March 6, 2012 7:22 pm
We should stop talking of an Asian century
By Chandran Nair
As economic power shifts from west to east, talk of an Asian century is once again in the air. President Barack Obama’s unveiling of a new defence strategy with the Asia-Pacific region at its heart merely underlines the trend.
The US clearly wants to ensure its “exceptionalism” allows it to keep playing a leading role in what almost everyone believes will be the world’s centre of economic gravity. Such thinking is muddle-headed. No region or nation will dominate the 21st century. The next century will not be Asia’s – or anybody’s. Even if China and India become economic powerhouses, they will not be able to dominate global politics the way the west – particularly the US – did in the 20th century.
The US, regardless of who wins this year’s election, looks determined to go on using the military, economic and political tools that helped it so well in the 20th century. But these will be inadequate for the challenges of this century. The reason for this is the scarcity of resources – and the demands that will be put on them. Last year the world’s population hit 7bn. It will rise to about 9bn-10bn by mid-century and then peak somewhere between 12bn and 15bn in 2100.
Already resources are stretched to their limits. Since Britain started the industrial revolution, one country after another has launched itself on to the world stage by plundering the world’s land and seas while polluting its air, either in their own borders or overseas through colonies, investment and trade.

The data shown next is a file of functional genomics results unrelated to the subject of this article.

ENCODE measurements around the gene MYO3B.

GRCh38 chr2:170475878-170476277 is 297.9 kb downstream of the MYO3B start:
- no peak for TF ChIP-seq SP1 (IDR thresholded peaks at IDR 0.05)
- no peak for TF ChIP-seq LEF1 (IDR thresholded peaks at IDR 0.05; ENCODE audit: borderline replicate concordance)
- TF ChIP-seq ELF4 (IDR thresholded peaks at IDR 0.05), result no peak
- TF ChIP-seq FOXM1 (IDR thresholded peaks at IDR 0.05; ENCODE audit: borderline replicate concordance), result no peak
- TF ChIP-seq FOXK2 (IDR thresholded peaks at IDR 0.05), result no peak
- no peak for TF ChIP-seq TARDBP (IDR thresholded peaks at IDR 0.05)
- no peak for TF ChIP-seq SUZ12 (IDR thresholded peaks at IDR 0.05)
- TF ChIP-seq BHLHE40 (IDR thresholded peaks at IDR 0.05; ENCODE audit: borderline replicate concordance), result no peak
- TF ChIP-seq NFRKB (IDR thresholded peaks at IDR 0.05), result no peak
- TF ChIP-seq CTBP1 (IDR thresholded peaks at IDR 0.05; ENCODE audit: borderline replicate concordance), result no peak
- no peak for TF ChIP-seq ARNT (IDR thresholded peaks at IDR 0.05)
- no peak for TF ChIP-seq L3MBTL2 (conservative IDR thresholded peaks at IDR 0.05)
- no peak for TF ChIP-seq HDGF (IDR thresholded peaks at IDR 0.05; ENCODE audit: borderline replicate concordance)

Despite three centuries of growth based on exploitative economics as well as the underpricing or giving away of resources, governments and companies continue to refuse to talk about limits or constraints. Instead the mantra is of continuing growth through the promotion of ever more consumption. But if Asia copies this western model the 21st century will turn out to be nobody’s century.
What we need is to look again at how the world manages resources. Asia can play a crucial role. The 5bn Asians who will be alive mid-century cannot consume as Americans do now. Encouraging those who are alive now to aspire to such a goal in the name of rebalancing the global economy is the height of irresponsibility.
Asian leaders must reject that model of growth and create economies where use of resources is constrained via a true pricing of the environmental consequences. This calls for a constrained capitalism – one under which people are still encouraged to pursue prosperity, but in a different framework.
This does not mean reintroducing central planning but rather having the state take the lead in shaping incentives under which companies and individuals make decisions, so as to protect public goods. Using taxes and fees, resources – be they energy, fisheries, forests, water or land – must be made more expensive.
Companies can continue to do the things they now do – develop and produce the goods and services people need or want. But they must do so in a world where the external impact of their activities is properly priced. This means fully incorporating everything from resource extraction and waste disposal to manufacturing costs, building transport that emphasises public mobility rather than the right to car ownership. Water should no longer be seen as a free public good.
Across Asia capitalism does not need replacing but must be reshaped if it is to meet the needs of all its people. There must be constraints on consumption, with externalities priced in and, where necessary, with curbs on certain resources. Only then can economies run in ways that ensure everyone has fair access to the resources they need. This can ensure everyone has a future beyond the 21st century. It might get the US and China to come to terms with the most obvious challenge – self-interest will be best served by accommodating others’ interests, not by flexing military muscles.